Electromagnetic Energy Absorption in a Head Approaching a Radiofrequency Identification (RFID) Reader Operating at 13.56 MHz in Users of Hearing Implants Versus Non-Users.

Sensors (Basel). 2019 Aug 28;19(17). pii: E3724. doi: 10.3390/s19173724.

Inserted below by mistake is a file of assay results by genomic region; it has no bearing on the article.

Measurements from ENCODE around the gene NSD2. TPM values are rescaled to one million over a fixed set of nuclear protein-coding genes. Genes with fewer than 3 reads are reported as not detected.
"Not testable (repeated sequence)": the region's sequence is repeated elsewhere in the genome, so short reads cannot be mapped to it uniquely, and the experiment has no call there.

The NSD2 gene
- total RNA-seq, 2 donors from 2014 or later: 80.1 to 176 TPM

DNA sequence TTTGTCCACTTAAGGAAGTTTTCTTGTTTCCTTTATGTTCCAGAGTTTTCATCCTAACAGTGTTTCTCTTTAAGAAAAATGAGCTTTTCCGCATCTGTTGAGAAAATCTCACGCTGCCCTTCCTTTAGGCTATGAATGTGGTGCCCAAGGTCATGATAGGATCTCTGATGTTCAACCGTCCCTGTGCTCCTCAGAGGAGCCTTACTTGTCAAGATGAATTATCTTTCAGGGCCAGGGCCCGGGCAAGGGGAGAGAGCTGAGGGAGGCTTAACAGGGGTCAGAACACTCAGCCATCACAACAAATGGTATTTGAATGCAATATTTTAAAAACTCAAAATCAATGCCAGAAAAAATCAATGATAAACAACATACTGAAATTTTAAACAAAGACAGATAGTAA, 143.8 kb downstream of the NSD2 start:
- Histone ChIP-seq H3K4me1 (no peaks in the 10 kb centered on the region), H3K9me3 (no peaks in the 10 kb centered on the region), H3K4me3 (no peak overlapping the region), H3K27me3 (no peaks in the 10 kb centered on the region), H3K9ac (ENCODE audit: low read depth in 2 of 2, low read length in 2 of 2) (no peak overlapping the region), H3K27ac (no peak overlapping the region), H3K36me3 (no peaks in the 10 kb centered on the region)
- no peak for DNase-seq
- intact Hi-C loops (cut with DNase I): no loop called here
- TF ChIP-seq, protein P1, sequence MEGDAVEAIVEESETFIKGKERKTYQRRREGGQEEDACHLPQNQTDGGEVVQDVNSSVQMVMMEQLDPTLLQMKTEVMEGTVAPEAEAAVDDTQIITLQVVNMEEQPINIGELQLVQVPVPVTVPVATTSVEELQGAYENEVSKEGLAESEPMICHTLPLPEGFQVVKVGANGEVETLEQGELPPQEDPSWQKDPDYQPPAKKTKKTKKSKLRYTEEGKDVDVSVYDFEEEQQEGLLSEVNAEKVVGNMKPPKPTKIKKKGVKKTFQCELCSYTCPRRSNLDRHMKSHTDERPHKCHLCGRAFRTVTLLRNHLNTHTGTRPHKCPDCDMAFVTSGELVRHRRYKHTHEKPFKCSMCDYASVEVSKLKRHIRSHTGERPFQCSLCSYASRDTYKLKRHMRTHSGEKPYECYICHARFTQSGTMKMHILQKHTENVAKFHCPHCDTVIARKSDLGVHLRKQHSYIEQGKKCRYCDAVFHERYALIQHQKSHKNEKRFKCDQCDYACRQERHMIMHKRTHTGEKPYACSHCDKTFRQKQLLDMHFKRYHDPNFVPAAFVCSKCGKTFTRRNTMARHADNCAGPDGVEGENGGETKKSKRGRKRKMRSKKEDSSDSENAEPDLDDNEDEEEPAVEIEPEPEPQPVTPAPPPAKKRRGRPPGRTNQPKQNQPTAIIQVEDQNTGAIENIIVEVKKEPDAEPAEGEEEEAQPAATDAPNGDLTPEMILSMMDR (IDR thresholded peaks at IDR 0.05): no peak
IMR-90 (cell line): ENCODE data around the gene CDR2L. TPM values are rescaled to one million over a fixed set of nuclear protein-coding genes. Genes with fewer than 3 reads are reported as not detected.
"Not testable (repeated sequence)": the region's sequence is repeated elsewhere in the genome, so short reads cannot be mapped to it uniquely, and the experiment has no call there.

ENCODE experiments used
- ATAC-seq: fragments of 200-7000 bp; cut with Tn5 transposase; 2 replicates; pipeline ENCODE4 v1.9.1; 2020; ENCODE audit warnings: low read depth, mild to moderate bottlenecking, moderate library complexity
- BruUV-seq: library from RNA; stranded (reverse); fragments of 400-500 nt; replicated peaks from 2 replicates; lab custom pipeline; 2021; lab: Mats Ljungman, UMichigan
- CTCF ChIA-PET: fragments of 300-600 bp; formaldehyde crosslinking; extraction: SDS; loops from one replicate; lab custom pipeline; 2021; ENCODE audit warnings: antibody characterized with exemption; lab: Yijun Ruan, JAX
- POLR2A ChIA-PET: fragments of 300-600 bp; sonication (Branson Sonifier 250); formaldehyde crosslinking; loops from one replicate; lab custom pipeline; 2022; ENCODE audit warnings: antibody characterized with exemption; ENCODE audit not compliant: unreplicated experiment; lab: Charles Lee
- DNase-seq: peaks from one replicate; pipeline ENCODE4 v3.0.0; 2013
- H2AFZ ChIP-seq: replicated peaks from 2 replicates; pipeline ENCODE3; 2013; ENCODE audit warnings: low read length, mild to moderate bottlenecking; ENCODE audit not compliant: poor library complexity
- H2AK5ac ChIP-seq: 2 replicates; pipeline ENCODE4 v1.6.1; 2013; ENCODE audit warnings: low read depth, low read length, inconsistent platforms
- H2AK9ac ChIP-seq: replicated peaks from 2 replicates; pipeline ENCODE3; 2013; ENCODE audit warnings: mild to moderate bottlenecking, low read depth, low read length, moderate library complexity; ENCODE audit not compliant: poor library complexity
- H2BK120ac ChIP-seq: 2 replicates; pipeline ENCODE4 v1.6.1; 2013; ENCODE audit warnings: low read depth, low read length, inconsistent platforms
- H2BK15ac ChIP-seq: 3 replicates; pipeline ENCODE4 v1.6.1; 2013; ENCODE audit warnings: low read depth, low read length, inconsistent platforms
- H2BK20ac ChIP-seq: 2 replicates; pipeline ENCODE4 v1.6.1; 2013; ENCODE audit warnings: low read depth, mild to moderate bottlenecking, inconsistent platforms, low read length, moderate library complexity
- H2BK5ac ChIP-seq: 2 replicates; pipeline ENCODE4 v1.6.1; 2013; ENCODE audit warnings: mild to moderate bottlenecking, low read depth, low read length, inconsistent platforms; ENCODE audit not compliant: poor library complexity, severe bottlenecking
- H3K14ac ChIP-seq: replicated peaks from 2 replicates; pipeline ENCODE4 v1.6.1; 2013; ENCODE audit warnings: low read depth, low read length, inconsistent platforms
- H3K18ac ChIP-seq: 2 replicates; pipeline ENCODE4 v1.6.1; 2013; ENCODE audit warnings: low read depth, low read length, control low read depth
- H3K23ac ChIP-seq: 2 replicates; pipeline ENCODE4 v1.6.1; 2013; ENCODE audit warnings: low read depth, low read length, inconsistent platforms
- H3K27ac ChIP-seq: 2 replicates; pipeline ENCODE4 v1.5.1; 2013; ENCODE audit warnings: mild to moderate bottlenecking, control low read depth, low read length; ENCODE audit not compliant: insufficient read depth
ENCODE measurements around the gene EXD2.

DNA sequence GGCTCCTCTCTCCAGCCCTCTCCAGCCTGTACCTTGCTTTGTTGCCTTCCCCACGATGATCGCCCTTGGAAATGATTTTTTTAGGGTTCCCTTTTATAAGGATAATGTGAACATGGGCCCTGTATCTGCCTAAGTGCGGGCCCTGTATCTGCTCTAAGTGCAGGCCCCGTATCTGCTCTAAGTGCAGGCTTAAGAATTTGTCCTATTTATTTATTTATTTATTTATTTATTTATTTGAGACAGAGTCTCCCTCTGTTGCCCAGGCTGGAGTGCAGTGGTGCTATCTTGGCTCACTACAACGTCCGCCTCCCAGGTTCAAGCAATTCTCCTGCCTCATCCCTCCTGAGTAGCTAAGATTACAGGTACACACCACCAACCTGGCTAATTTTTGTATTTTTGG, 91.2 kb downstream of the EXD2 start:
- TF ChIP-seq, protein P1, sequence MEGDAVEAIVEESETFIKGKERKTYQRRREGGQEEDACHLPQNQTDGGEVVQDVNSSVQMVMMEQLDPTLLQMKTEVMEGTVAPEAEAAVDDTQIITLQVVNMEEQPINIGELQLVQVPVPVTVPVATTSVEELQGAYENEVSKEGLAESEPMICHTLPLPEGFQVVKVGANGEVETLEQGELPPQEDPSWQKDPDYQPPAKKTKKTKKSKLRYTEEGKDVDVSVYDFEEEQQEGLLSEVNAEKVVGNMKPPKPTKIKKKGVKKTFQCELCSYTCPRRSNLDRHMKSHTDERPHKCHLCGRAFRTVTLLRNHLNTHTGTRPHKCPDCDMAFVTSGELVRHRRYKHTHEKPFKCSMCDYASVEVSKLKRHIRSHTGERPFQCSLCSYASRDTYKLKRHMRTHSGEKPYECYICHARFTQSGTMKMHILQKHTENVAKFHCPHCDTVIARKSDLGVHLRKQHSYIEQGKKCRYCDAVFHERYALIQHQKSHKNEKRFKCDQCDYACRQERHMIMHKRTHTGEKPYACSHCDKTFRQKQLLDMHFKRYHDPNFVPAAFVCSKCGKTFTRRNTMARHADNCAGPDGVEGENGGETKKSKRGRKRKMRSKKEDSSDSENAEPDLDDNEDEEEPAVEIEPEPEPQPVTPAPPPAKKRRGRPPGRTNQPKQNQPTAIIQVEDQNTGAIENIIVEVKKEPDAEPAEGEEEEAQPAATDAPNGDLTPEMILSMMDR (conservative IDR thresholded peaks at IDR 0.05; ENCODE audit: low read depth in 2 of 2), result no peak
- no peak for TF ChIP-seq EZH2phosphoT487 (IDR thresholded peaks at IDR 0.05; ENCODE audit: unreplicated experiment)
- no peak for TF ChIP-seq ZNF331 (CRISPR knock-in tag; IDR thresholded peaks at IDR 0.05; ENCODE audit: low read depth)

The aim of this study was to model the absorption in the head of an electromagnetic field (EMF) emitted by a radiofrequency identification reader operating at a frequency of 13.56 MHz (recognized as an RFID HF reader), with respect to the direct biophysical effects evaluated by the specific absorption rate (SAR), averaged over the entire head or locally, over any 10 g of tissues. The exposure effects were compared between the head of a user of a hearing implant with an acoustic sensor and a person without such an implant, used as a referenced case. The RFID HF reader, such as is used in shops or libraries, was modeled as a loop antenna (35 × 35 cm). SAR was calculated in a multi-layer ellipsoidal model of the head-with or without models of hearing implants of two types: Bonebridge (MED-EL, Austria) or bone anchored hearing aid attract (BAHA) (Cochlear, Sweden). Relative SAR values were calculated as the ratio between the SAR in the head of the implant user and the non-user. It was found that the use of BAHA hearing implants increased the effects of 13.56 MHz EMF exposure in the head in comparison to non-user-up to 2.1 times higher localized SAR in the worst case exposure scenario, and it is statistically significant higher than when Bonebridge implants are used (Kruscal-Wallis test with Bonferroni correction, p < 0.017). The evaluation of EMF exposure from an RFID reader with respect to limits established for the implant non-user population may be insufficient to protect an implant user when exposure approaches these limits, but the significant difference between exposure effects in users of various types of implants need to be considered.



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